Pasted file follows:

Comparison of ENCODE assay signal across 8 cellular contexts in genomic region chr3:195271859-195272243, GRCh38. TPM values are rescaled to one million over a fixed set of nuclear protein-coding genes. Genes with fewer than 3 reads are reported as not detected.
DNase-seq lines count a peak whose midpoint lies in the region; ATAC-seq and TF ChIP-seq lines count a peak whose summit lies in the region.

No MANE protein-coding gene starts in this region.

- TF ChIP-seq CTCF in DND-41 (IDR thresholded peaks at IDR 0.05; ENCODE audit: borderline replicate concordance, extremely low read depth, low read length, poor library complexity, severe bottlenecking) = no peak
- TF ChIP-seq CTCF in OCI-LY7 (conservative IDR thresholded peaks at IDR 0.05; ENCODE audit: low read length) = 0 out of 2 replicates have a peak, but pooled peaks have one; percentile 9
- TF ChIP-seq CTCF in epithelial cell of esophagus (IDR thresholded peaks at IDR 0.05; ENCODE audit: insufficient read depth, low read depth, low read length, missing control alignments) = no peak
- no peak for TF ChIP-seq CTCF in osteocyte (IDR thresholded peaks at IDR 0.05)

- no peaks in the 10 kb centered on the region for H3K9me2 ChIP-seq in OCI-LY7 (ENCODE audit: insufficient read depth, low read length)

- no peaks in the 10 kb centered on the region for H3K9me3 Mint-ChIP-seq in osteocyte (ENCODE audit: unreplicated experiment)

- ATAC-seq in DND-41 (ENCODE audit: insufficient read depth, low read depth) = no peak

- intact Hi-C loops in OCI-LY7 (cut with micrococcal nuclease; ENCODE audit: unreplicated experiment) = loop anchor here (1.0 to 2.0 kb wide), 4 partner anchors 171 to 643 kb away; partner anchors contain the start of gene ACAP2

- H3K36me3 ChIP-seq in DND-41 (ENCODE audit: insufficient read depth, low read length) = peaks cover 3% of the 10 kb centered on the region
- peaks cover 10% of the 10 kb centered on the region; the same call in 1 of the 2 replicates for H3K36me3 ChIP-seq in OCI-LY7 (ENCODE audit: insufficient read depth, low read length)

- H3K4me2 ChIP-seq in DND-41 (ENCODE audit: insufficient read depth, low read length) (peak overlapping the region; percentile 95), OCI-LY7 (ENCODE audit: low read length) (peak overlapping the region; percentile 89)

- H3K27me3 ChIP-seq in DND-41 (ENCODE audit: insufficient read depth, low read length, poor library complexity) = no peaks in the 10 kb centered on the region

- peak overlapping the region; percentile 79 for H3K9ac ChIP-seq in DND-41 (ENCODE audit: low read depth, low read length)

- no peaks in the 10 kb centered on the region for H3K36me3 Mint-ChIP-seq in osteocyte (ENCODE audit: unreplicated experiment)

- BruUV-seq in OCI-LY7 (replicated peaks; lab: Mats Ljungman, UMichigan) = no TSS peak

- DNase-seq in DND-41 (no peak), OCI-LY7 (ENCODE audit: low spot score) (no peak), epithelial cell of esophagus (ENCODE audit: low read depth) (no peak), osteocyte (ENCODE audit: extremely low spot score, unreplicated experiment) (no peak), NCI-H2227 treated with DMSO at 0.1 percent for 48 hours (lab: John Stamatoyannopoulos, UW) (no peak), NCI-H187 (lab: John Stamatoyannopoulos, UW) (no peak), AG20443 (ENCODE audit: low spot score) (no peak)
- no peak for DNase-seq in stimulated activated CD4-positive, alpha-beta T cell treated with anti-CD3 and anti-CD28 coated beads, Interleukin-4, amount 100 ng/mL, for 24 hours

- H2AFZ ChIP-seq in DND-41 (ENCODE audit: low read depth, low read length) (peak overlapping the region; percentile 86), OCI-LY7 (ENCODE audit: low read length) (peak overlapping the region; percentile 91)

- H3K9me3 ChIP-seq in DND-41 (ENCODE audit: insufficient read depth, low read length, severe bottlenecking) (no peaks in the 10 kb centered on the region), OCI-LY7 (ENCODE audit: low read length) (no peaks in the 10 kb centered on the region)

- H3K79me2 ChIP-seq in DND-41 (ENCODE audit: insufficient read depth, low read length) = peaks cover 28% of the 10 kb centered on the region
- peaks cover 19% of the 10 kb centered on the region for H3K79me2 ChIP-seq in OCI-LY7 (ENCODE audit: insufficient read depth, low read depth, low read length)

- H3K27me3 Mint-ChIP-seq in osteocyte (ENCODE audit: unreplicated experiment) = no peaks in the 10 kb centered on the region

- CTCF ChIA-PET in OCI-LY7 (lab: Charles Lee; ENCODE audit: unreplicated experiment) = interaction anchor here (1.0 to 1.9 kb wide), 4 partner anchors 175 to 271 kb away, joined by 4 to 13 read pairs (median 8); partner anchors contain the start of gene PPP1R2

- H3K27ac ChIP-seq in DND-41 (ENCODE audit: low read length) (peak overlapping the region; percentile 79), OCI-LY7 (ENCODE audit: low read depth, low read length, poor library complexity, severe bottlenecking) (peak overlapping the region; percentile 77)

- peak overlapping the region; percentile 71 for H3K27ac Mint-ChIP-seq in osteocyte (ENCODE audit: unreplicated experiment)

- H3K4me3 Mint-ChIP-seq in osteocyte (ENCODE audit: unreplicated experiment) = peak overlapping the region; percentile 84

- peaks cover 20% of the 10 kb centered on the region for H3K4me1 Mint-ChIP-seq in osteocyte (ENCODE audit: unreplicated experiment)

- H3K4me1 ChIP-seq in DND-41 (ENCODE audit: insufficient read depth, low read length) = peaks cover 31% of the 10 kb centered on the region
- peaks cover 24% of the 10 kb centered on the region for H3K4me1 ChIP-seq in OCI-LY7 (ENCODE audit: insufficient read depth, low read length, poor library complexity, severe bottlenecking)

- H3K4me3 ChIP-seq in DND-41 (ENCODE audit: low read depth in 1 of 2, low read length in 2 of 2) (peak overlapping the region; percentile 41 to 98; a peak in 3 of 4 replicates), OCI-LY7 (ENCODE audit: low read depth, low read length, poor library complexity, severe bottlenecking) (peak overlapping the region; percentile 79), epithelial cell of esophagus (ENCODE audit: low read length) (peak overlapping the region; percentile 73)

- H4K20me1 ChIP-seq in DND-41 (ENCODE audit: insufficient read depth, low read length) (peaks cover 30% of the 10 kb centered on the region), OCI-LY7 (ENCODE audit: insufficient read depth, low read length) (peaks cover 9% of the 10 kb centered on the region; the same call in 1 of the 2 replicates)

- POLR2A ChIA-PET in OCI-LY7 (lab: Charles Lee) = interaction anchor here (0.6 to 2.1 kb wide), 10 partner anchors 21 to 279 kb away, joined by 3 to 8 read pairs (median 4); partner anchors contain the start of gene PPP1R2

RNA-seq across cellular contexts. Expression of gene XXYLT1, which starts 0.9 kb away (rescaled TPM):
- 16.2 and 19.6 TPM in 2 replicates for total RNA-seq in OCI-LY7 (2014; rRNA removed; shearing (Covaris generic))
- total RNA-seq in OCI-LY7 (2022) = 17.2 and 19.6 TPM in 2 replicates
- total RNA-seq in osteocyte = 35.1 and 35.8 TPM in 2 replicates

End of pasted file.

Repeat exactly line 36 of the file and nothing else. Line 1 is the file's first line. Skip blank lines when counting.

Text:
RNA-seq across cellular contexts. Expression of gene XXYLT1, which starts 0.9 kb away (rescaled TPM):